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ISIS Claims Responsibility for London Attack; Trump Criticizes London Mayor After Terror Attack; Interview with Governor Jay Inslee of Washington. Aired 6-7p ET

Aired June 4, 2017 - 18:00   ET


ANA CABRERA, CNN ANCHOR: You're in the CNN NEWSROOM. I'm Ana Cabrera in New York. Thanks for being with us.

We're staying on top of the latest developments in London, a city vastly different than it was just last night when a pleasant evening was shattered by a deadly terror attack.

And breaking news, this just into CNN, ISIS is now claiming responsibility for that attack and the deaths of seven people. More on that claim of responsibility when I go live to London in just a moment.

[18:00:04] This is also some new information I want to share with you. Most of the 11 people arrested so far in this terror investigation are women. London police say they have been raiding apartments in the Barking section of the city, looking for people who know the attackers and who may have helped them in their deadly rampage that ended, again, with seven innocent people killed last night.

Witnesses say three men drove this van across busy London Bridge, plowing into people, aiming for them, trying to kill them. After crashing the van, the men then set out on foot with knife, stabbing and slashing more people before London police shot all three of them dead. The entire horrible incident lasted just 15 minutes.

CNN crews and correspondents are all over the city and our law enforcement and terrorism analysts are watching events in London very closely.

Our international diplomatic editor Nic Robertson is in London. Correspondent Alex Marquardt is also there.

And we just learned that Metropolitan Police released one of those that they arrested initially without any charges. Also interesting is the genders of those arrested. We are being told seven of the 12 people initially rounded up were women.

Alex, what can else can you tell us about the investigation?

ALEXANDER MARQUARDT, CNN SENIOR NATIONAL CORRESPONDENT: That's right, Ana. Police tonight are saying they are making significant progress in terms of identifying these three attackers. They have not yet named them or really given any details about them. In fact, just a short time ago, they called on the media not to speculate as to the identity of these attackers. They say that they will release the names as soon as it's operationally possible.

Now, there are more details about the raids and arrests that are taking place all in the eastern part of London known as Barking. Twelve people arrested, one of whom has been released without charge. Seven of those people, as you mentioned, were women. Four properties were also searched.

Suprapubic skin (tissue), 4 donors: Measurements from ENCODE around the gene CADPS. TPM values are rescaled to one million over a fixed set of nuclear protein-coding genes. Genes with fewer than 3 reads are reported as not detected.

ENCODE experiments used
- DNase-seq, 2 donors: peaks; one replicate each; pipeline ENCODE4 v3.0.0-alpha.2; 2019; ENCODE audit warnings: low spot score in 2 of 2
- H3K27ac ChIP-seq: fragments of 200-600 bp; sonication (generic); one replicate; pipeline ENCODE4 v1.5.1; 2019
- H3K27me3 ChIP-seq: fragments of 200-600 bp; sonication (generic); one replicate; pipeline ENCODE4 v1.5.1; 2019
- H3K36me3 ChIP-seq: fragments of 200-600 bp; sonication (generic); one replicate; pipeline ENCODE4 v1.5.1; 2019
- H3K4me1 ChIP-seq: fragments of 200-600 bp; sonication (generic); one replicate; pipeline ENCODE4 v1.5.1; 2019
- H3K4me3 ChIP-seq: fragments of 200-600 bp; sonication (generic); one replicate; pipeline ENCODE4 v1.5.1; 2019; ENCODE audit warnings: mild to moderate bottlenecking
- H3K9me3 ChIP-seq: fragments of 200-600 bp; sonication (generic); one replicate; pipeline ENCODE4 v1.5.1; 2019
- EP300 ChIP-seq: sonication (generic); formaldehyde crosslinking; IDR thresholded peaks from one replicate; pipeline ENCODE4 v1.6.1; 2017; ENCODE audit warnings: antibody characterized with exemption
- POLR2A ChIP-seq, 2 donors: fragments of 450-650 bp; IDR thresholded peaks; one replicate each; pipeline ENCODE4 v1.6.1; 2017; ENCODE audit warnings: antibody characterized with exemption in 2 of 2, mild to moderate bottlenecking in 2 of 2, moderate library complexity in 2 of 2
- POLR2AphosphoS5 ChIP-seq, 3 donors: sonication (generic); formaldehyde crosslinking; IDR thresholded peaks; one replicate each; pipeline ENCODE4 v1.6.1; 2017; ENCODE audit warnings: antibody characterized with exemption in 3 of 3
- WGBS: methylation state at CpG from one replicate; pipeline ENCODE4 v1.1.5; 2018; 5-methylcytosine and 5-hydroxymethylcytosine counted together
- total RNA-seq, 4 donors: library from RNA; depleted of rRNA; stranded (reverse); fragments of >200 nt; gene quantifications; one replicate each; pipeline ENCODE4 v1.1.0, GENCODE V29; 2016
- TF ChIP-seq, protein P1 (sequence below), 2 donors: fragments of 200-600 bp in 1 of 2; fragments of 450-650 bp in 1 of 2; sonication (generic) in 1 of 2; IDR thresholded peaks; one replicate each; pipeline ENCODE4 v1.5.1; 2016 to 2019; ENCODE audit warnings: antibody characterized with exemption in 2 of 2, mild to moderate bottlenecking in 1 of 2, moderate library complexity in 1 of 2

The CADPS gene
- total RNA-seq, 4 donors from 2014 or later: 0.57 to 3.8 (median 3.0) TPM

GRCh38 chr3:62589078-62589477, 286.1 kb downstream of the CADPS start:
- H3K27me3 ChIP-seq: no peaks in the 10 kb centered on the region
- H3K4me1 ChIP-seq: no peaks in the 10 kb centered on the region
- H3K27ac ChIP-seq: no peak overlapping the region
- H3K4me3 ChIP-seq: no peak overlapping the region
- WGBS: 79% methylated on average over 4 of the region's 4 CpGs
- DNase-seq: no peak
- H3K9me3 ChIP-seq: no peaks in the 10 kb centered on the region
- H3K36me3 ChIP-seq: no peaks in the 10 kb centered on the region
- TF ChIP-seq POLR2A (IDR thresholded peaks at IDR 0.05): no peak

And earlier today, the assistant commissioner for the police, Mark Rowley, spoke about how this attack unfolded. Take a listen.


ASSISTANT COMMISSIONER MARK ROWLEY, METROPOLITAN POLICE: We have established that the van used during the attack was a white rental van that was recently hired by one of the attackers. As our understanding grows, we now understand that the van at London Bridge started the attack at 2158 hours yesterday, as it went from north to south on the river. (INAUDIBLE) the calling place a few minutes later.

The van mounted the pavement and collided with pedestrians before being abandoned where attackers, who were armed with knives, moved into the Borough Market area, stabbing numerous people.

The attackers were then confronted by the firearms officers and I can confirm that eight police firearms officers discharged their weapons.


MARQUARDT: Eight officers discharging their weapons as you heard there. They responded within just ten minutes of this attack starting. They fired some 50 rounds at those attackers which police call unprecedented. Why did they fire so many rounds? Because the attackers appeared to be wearing suicide vests which then turned out to be fake -- Ana.

CABRERA: Amazing new details, reporting. Thank you very much, Alex Marquardt.

Nic, this just into CNN. ISIS claiming responsibility now. How exactly are they doing that? Do they say these attackers are soldiers of ISIS?

NIC ROBERTSON, CNN INTERNATIONAL DIPLOMATIC EDITOR: That's what they are claiming. They were doing this in the name of ISIS. This was released through a media website forum that ISIS used in the past.

So, this is a channel they used to claim attacks, but it doesn't mean that this is necessarily true. They have offered no proof to back this up. We saw this in another attack in London just several months ago, on the Westminster Bridge, an attack of similar nature and style. That time they claim that attack as well and then offered nothing that was provable by way of backup.